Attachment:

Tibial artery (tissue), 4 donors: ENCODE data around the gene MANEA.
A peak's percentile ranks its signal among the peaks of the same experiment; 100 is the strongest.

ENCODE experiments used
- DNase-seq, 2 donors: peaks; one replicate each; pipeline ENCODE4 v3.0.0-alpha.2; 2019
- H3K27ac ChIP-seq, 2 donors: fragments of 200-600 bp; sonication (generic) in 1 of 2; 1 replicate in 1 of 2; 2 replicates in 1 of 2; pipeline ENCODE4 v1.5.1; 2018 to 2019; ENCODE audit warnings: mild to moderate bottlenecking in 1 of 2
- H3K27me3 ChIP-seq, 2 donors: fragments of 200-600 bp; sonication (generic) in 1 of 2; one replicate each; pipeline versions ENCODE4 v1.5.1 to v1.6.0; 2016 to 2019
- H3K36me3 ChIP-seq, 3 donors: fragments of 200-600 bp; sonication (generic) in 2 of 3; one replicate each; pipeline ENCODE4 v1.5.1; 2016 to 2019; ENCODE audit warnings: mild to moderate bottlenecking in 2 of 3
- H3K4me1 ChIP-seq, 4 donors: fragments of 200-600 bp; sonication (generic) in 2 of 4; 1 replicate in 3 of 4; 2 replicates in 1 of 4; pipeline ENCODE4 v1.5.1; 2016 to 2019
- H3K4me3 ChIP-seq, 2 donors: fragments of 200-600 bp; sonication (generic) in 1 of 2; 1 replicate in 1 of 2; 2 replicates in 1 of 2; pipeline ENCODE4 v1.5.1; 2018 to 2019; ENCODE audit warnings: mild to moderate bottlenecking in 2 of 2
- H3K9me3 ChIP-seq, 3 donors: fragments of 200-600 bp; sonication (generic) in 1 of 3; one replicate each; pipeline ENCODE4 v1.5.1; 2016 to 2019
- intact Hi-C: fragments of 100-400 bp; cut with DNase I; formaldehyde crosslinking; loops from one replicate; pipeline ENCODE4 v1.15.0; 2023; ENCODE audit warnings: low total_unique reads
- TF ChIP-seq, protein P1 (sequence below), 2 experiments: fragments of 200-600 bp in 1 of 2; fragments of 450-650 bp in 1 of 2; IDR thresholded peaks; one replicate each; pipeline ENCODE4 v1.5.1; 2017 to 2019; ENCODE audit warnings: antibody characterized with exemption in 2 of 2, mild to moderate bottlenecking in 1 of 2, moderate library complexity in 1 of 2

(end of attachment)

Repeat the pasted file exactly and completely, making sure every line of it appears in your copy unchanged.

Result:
Tibial artery (tissue), 4 donors: ENCODE data around the gene MANEA.
A peak's percentile ranks its signal among the peaks of the same experiment; 100 is the strongest.

ENCODE experiments used
- DNase-seq, 2 donors: peaks; one replicate each; pipeline ENCODE4 v3.0.0-alpha.2; 2019
- H3K27ac ChIP-seq, 2 donors: fragments of 200-600 bp; sonication (generic) in 1 of 2; 1 replicate in 1 of 2; 2 replicates in 1 of 2; pipeline ENCODE4 v1.5.1; 2018 to 2019; ENCODE audit warnings: mild to moderate bottlenecking in 1 of 2
- H3K27me3 ChIP-seq, 2 donors: fragments of 200-600 bp; sonication (generic) in 1 of 2; one replicate each; pipeline versions ENCODE4 v1.5.1 to v1.6.0; 2016 to 2019
- H3K36me3 ChIP-seq, 3 donors: fragments of 200-600 bp; sonication (generic) in 2 of 3; one replicate each; pipeline ENCODE4 v1.5.1; 2016 to 2019; ENCODE audit warnings: mild to moderate bottlenecking in 2 of 3
- H3K4me1 ChIP-seq, 4 donors: fragments of 200-600 bp; sonication (generic) in 2 of 4; 1 replicate in 3 of 4; 2 replicates in 1 of 4; pipeline ENCODE4 v1.5.1; 2016 to 2019
- H3K4me3 ChIP-seq, 2 donors: fragments of 200-600 bp; sonication (generic) in 1 of 2; 1 replicate in 1 of 2; 2 replicates in 1 of 2; pipeline ENCODE4 v1.5.1; 2018 to 2019; ENCODE audit warnings: mild to moderate bottlenecking in 2 of 2
- H3K9me3 ChIP-seq, 3 donors: fragments of 200-600 bp; sonication (generic) in 1 of 3; one replicate each; pipeline ENCODE4 v1.5.1; 2016 to 2019
- intact Hi-C: fragments of 100-400 bp; cut with DNase I; formaldehyde crosslinking; loops from one replicate; pipeline ENCODE4 v1.15.0; 2023; ENCODE audit warnings: low total_unique reads
- TF ChIP-seq, protein P1 (sequence below), 2 experiments: fragments of 200-600 bp in 1 of 2; fragments of 450-650 bp in 1 of 2; IDR thresholded peaks; one replicate each; pipeline ENCODE4 v1.5.1; 2017 to 2019; ENCODE audit warnings: antibody characterized with exemption in 2 of 2, mild to moderate bottlenecking in 1 of 2, moderate library complexity in 1 of 2